WASHINGTON (Circa) — It may not be "Taco Tuesday" but Oct. 4 is National Taco Day, which means it's automatically going to be a good day.
As much as I love tacos, I have to admit that before working on this story, I didn't really know how they came about. But I have a feeling quite a few of my fellow taco enthusiasts don't know either, even though Americans consume about 4.5 billion tacos a year!
Although the origin of the taco is a little fuzzy, professor Jeffrey Pilcher has been studying the history of Mexican food for more than 20 years and told Smithsonian magazine he has a good idea where it all started.
Pilcher told the magazine that tacos date back to the 18th century and were likely named after the hand-rolled paper and gunpowder explosives that Mexican silver miners used.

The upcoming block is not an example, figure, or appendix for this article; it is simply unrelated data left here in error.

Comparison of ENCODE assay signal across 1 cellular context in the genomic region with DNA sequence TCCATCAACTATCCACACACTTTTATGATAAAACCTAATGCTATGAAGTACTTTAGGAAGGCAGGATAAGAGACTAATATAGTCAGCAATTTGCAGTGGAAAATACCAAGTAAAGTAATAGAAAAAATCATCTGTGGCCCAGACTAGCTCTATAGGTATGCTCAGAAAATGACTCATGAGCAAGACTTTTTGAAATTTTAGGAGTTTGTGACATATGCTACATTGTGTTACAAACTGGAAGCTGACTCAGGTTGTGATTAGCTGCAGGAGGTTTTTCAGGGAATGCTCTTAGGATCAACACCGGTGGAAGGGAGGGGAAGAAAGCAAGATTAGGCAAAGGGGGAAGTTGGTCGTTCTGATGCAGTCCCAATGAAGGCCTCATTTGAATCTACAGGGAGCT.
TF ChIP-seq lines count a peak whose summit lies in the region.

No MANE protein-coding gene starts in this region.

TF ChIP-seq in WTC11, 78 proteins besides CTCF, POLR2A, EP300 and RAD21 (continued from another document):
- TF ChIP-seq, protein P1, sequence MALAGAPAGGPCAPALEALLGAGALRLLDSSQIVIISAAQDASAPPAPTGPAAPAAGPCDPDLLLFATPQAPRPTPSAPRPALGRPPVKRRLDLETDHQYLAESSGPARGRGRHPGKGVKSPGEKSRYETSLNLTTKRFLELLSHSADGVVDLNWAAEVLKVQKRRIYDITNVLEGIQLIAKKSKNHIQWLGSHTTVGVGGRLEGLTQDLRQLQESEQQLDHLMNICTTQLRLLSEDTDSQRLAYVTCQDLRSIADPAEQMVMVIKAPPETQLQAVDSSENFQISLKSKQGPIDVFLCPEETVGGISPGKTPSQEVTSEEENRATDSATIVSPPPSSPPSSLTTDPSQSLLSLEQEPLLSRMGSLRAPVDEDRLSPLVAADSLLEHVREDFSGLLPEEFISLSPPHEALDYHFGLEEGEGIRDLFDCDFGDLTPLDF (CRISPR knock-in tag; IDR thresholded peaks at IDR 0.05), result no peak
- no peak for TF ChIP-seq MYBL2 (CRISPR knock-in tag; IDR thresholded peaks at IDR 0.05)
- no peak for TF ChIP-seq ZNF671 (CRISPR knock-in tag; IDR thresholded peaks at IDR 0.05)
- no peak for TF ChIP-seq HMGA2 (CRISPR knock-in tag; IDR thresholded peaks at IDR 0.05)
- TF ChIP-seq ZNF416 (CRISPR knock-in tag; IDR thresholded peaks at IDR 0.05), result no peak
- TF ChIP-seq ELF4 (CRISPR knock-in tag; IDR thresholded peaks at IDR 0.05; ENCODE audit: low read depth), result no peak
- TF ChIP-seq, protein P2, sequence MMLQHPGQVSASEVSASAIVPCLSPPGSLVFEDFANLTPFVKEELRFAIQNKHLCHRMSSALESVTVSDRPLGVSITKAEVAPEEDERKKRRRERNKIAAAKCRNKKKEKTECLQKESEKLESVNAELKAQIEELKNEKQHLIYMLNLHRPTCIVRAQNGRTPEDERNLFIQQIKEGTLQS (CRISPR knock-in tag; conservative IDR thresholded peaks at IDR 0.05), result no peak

What's Cooking America notes that tortillas, which can be used for everything from tacos to enchiladas, have been around for thousands of years.
Tacos were first mentioned in an American newspaper in 1905, according to Ortega, which makes salsa, tortillas and other taco-related products.
"[The taco] was so popular because it was cheap and you could put so many different kinds of foods in it," Pilcher told Circa via email.
Taco Bell founder Glen Bell is credited with making Mexican food popular in the U.S., but Pilcher said he is not responsible for inventing the U-shaped hard shell that we see in grocery stores and restaurants today.
"Nobody knows who invented the modern taco shell, but it appears in Mexican-American cookbooks from the 1930s, and a patent on a tortilla frying frame was granted to a Mexican restaurateur in New York City, Juvencio Maldonado, in the late 1940s," Pilcher told Circa. "This was before Glen Bell opened his first Mexican restaurant."
But, hey, Taco Bell can take credit for some other wild taco creations like the Doritos Loco Taco and the oddly intriguing Chicken Biscuit Taco.
Ortega notes that because tacos are affordable and versatile, adventurous cooks continue to experiment and come up with delicious new options.
Editor's note: This story was originally published Oct. 4, 2017.